I also find myself totally engrossed in what I’m painting, which can lead to some funny mishaps. I get so focused that I’ve had food stolen by chipmunks and even a dog while painting! I also have to deal with the elements, from cold to rain to bright sunlight. After sunburning my thumbs on a summit, I now paint almost completely covered in gloves, a hood, and long pants.


How do you choose what to paint?

As soon as I take my first step on a trail, I start noticing details of the landscape. Throughout the day I collect what I’m seeing in what I think of as a “visual language” of that place: the shapes, the colors, the patterns, the shadows, and the light.

After spending so much time looking around and processing what I see while I’m hiking or skiing, when I actually sit down to paint something, I find that my mind has often already mixed my paints to create the palette of colors. When I can, I try to paint a subject or a scene that captures my experience of the place. Sometimes this is an entire mountain; other times it’s a single branch of salal.

My subject is also heavily influenced by the practicalities of working outdoors: I have to choose something I can fully paint in a very limited timeframe. When I’m hiking, I mark the passage of time with numbers of miles, cookies eaten, and the soreness of my feet. When I stop to paint, time is delineated by a cobalt shadow creeping across a snowfield, an illuminated spire of rock I couldn’t paint fast enough, and the sun drying one side of my painting faster than the other.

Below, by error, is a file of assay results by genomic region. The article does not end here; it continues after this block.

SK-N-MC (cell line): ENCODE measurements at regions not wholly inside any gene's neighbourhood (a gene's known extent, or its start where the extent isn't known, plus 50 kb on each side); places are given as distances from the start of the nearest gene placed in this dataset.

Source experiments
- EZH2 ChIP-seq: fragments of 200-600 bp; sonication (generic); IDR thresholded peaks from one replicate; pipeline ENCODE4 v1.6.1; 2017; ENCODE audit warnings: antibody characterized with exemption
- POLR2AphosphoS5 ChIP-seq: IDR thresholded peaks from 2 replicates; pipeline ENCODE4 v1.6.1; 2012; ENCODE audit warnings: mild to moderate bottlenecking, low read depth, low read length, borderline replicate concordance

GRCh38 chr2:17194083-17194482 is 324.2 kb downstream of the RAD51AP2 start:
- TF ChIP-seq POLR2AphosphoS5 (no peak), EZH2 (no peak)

What’s in your backpack?

Snacks! I’m the person in your hiking group who always has enough snacks, with extra to share. Peanut butter pretzels are my jam.

In terms of art supplies, I always have two lightweight Art Toolkit watercolor palettes, which are made by the same Maria I met on the glacier all those years ago. I also carry paper, and the size is dictated by how long I get to paint. I carry a few brushes—one small and one large—and an old aluminum tin for water. My favorite backcountry painting hack, however, is those reusable blue shop towels. They’re durable, lightweight, and really minimize my paper waste.

Lastly, I always have the 10 essentials and more layers than I think I will need. Sitting still to paint gets cold quickly, especially in the fall and winter. I routinely wear two puffies and usually sport three hoods.  

What role do you think artists play in protecting endangered things?

I believe that art—in whichever form you choose—has the unique ability to create emotional connections to natural places.

When I sit at the base of a glacier and sketch the terminus to map its recession, climate change is no longer an abstract concept. It’s very, very real. And with the work I make, I strive to inspire others to feel this personal connection, too. That’s how environmental stewardship arises—when people feel something deeply enough to spur them into action.

We often think of endangered species as owls and newts and the charismatic megafauna of the jungle or the Arctic. But when I paint, I see a landscape that is slipping away just as rapidly. It’s taken me years to learn how to put words to what I do, but now when I paint a place I see myself as documentarian, witness, participant, and advocate. The few remaining wild spaces and open landscapes do not have a voice or a seat at the negotiation table. I aim to be that voice, because when we lose these landscapes, I believe we also lose a little part of ourselves. We need these wild places to visit, to explore, to remember our place in the world. The light on this landscape is changing, and I’m here to tell that story. 


Learn More // claireswanderings.com